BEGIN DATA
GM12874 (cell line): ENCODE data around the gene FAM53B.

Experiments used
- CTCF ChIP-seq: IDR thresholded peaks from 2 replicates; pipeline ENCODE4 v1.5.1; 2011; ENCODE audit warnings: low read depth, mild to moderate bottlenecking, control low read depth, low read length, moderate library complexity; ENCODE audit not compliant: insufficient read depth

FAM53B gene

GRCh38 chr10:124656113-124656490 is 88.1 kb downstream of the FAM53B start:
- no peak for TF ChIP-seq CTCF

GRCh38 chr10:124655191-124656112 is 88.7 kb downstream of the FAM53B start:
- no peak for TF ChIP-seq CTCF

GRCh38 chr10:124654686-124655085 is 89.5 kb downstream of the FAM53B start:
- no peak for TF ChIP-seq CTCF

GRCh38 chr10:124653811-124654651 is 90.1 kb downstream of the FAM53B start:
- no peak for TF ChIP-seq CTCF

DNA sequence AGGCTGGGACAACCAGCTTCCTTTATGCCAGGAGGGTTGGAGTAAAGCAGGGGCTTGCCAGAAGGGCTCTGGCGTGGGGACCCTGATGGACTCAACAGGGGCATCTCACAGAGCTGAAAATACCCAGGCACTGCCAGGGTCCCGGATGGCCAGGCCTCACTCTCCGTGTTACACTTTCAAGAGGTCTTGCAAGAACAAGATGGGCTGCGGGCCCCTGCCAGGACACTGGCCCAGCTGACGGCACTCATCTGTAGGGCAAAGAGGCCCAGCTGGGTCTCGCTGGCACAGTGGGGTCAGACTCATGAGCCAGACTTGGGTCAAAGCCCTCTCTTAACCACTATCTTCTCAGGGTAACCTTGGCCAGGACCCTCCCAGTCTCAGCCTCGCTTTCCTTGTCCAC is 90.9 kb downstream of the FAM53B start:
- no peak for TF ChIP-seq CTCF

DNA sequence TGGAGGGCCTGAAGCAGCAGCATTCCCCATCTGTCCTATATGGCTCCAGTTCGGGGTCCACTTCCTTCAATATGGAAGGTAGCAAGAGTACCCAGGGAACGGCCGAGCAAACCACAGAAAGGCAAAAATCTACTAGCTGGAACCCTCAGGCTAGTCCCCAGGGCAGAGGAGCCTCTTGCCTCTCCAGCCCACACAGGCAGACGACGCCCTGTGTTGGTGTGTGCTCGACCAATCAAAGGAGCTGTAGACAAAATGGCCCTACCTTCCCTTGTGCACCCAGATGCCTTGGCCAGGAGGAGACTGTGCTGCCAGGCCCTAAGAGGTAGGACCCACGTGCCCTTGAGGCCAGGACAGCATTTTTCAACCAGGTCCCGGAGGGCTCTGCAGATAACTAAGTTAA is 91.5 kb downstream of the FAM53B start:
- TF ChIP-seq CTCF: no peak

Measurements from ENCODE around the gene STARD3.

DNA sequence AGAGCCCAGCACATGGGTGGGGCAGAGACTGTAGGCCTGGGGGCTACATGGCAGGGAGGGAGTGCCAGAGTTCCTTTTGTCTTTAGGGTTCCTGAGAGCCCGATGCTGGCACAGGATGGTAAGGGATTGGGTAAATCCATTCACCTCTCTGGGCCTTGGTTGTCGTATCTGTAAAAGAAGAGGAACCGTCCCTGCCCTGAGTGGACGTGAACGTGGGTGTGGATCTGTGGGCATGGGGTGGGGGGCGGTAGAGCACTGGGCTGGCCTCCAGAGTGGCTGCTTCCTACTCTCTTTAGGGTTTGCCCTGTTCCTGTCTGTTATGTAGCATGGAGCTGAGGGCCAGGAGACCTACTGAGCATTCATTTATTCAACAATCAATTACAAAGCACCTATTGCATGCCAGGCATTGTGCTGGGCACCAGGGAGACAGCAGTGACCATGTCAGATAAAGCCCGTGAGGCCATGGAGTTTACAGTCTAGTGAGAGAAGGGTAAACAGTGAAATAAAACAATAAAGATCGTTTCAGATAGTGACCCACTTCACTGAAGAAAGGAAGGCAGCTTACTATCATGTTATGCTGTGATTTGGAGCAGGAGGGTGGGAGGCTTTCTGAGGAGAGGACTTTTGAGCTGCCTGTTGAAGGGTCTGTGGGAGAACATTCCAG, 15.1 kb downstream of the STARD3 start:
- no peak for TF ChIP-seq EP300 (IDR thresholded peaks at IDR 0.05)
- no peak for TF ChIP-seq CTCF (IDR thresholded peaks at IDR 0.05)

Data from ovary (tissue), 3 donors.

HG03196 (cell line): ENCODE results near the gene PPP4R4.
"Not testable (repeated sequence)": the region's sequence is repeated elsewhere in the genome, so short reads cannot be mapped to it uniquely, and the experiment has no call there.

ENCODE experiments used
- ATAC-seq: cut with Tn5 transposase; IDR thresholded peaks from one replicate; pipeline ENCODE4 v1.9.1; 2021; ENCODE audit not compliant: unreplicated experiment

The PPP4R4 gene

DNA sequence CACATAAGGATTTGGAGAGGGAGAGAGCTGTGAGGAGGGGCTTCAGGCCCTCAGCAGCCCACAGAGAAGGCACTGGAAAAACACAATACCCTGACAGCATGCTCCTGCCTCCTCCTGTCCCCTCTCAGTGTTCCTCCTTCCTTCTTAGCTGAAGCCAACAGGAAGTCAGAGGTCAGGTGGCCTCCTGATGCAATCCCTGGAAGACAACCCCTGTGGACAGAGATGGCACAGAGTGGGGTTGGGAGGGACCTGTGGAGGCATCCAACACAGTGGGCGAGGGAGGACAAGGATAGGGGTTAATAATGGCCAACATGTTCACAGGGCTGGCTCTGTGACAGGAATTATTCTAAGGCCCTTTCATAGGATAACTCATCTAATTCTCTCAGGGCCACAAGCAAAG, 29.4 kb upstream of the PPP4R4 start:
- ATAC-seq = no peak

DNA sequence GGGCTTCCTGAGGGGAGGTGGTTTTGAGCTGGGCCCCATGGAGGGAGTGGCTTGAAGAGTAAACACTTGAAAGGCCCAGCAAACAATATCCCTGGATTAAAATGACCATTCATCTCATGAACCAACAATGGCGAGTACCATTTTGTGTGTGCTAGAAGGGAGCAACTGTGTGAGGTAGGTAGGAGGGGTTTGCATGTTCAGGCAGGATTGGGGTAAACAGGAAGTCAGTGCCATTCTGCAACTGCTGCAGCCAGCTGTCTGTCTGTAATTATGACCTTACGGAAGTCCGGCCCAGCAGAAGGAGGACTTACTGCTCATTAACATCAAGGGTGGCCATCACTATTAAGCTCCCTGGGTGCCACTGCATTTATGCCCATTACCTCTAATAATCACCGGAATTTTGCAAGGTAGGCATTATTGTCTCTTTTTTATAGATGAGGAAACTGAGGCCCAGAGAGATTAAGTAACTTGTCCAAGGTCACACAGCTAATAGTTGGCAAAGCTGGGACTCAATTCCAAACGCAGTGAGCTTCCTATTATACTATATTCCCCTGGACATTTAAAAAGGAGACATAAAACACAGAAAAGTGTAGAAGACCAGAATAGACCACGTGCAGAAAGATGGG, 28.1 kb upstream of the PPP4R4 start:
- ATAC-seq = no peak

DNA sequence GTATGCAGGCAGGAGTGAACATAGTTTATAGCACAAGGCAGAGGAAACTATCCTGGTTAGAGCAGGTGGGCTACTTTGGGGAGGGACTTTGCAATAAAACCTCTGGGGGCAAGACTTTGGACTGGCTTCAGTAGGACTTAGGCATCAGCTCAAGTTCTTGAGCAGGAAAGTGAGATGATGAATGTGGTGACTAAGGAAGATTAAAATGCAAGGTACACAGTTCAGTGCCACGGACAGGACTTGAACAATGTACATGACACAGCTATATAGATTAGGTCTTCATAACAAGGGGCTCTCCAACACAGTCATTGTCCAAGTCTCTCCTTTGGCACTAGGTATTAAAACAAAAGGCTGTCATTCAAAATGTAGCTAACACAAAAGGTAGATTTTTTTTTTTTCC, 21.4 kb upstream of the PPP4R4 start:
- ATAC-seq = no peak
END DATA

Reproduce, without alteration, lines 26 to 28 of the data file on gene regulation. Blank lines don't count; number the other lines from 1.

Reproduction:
The PPP4R4 gene

DNA sequence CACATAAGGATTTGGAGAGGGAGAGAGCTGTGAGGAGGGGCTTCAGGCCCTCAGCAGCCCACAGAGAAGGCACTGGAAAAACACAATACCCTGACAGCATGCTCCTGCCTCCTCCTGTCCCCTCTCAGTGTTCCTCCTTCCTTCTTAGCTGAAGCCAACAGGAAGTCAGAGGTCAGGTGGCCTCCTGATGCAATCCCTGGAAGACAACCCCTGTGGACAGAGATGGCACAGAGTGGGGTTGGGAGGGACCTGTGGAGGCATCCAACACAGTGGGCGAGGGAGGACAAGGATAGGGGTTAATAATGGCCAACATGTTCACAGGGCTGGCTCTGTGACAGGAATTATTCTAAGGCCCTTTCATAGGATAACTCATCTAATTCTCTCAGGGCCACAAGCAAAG, 29.4 kb upstream of the PPP4R4 start:
- ATAC-seq = no peak